365 days of gratitude

October 6, 2018

The opening of the exhibition of a friend’s paintings this evening: time to admire the works, chat to people and be grateful for the way art shows familiar sights in completely new ways.


Word of the day

October 6, 2018

Whelve – to turn over and hide something underneath; to turn, as a dish or vessel, upside down usually to cover something; to conceal, hide or bury something beneath something else.


Saturday’s smiles

October 6, 2018

That cheese may be Gouda, but this one is Feta.

I’m doing grate, but I could be cheddar.

I used to work as a cheesemonger, but I camembert it any longer

When cheese gets its picture taken what does it say?

A Mexican, an Englishman, and an Americarn were in a bar having drinks.

A gorgeous young woman came up to them and said, “Whoever can use the words ‘liver’ and ‘cheese’ in a creative sentence can date me for tonight.”

The Englishman said, “I love liver and cheese! “

The woman’s said, “That’s not good enough!”

The American said,  “I hate liver and cheese!”

The woman sighed,  “That’s not creative.”

The Mexican said,  “Liver alone, cheese mine!”


Rural round-up

October 6, 2018

Acquifer scheme off and running – John Keast:

A switch was flicked, Rangitata River water bubbled in a basin, then slid along a man-made creek bed in the dry South Hinds riverbed.

It is there it will do its work: increase flows in the Hinds River – often dry in its middle reaches – replenish underlying aquifers, feed newly planted native plants, enhance a wetland and, it is hoped, enhance bores used to supply water to Mayfield.

The water was released last week as part of the work by the Managed Aquifer Recharge Governance Group’s project to boost aquifers, dilute nitrates and lift river and stream flows. . .

Alliance backed on long term approach – Sally Rae:

Alliance Group management has received a strong message from suppliers to keep investing in the company’s longer-term strategy, rather than take a short-term approach, chairman Murray Taggart says.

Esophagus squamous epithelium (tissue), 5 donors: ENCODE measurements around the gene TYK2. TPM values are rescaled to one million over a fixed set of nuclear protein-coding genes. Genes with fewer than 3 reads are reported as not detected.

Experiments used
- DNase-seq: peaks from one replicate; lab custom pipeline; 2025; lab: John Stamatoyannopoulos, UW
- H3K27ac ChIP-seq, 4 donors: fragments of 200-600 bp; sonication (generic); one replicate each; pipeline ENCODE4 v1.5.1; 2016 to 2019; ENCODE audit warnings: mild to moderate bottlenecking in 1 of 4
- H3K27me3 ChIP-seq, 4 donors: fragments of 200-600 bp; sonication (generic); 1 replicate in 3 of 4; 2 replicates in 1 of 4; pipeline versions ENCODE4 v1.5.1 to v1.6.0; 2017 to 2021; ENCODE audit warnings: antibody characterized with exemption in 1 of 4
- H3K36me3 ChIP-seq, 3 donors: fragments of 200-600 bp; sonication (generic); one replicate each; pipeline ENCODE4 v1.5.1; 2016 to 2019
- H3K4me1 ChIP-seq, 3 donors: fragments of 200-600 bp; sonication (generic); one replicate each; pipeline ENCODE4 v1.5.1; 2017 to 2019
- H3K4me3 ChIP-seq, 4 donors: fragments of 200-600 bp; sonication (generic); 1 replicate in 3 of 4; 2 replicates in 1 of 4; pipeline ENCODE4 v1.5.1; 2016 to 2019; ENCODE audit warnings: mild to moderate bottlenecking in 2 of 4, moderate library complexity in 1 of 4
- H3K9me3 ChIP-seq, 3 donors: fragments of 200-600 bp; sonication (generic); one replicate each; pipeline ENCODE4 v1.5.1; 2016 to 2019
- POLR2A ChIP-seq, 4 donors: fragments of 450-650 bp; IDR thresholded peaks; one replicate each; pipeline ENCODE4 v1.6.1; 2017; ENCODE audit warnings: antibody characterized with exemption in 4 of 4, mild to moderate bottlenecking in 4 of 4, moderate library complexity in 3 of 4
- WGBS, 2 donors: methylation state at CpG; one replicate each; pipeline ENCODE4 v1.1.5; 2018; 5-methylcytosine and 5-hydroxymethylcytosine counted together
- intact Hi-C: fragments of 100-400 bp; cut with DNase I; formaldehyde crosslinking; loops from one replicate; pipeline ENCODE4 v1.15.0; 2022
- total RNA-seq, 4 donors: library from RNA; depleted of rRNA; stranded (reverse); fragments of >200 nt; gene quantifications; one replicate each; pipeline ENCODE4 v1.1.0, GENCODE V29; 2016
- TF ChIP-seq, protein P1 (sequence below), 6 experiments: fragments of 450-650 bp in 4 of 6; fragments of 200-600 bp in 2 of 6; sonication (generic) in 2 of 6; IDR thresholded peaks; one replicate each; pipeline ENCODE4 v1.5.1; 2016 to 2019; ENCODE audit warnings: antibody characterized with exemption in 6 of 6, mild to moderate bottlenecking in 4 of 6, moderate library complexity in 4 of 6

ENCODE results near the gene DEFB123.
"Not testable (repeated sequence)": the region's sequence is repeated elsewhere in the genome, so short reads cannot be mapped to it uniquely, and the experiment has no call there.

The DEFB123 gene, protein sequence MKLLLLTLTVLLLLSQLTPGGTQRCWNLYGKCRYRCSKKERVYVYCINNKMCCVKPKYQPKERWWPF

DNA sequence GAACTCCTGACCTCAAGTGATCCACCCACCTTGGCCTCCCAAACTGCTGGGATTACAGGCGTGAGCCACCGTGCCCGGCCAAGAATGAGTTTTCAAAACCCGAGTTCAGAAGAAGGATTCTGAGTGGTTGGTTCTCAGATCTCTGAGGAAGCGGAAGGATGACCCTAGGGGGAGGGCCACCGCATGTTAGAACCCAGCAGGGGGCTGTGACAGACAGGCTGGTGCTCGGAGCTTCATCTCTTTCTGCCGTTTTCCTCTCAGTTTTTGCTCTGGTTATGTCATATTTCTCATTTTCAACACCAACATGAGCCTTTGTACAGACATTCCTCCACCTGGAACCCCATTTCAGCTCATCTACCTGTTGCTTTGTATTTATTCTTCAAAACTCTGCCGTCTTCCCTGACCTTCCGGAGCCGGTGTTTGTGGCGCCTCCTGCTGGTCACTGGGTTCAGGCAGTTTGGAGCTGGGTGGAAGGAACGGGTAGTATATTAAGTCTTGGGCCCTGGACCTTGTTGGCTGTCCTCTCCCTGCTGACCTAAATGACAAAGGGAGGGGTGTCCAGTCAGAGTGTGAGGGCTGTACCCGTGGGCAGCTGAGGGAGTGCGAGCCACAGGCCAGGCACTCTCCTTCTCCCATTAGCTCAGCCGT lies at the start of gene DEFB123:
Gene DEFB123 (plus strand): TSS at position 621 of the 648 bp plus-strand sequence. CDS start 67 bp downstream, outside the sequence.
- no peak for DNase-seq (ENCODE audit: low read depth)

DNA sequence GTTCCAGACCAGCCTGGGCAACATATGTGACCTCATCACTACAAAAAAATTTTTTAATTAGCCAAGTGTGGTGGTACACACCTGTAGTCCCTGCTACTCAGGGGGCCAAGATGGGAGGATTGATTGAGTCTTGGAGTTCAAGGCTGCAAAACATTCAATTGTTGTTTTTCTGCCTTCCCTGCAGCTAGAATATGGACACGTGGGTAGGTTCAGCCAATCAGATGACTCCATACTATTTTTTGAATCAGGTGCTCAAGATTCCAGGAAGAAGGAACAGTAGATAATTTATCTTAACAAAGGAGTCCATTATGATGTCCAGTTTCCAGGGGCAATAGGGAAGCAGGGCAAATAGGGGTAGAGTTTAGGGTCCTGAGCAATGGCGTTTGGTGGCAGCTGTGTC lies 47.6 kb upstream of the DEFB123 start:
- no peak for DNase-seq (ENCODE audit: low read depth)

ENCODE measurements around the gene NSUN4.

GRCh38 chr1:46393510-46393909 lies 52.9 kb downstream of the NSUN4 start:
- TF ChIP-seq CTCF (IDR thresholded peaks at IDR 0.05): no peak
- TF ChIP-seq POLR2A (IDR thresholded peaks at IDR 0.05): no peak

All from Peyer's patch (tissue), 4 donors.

Mr Taggart and fellow directors and management are travelling the country, attending the co-operative’s annual roadshows.

Speaking to the Otago Daily Times yesterday, he said feedback from shareholders and suppliers had been “pleasantly positive.” . . .

Where once was gorse, blackberry and bracken are fields of lush grass, vegetables, and sprightly calves – Marty Sharpe:

Over the course of his 36 years Hemi Robinson has watched the area he calls home slowly decay.

Rust and algae-covered car bodies litter paddocks, once-loved weatherboard homes crumble quietly into the dirt and wave after wave of blackberry, gorse and bracken encroach and consume once fertile and productive land.

This is Raupunga, between Napier and Wairoa. Population 250-ish and falling. . .

Benevolent history repeats – Ross Hyland:

The Duncan, Perry and Howard families have a long connection with farming.

They were instrumental in setting up Smedley, Taratahi and Massey University and the latest generation is doing it again with a group of farms in Rangitikei, particularly Otiwhiti and Westoe, providing a start on the land for cadets from all round the country.

Much has been said and written of the Duncans of the Turakina Valley but the transformation that has been happening on Otiwhiti Station deserves some focus of its own.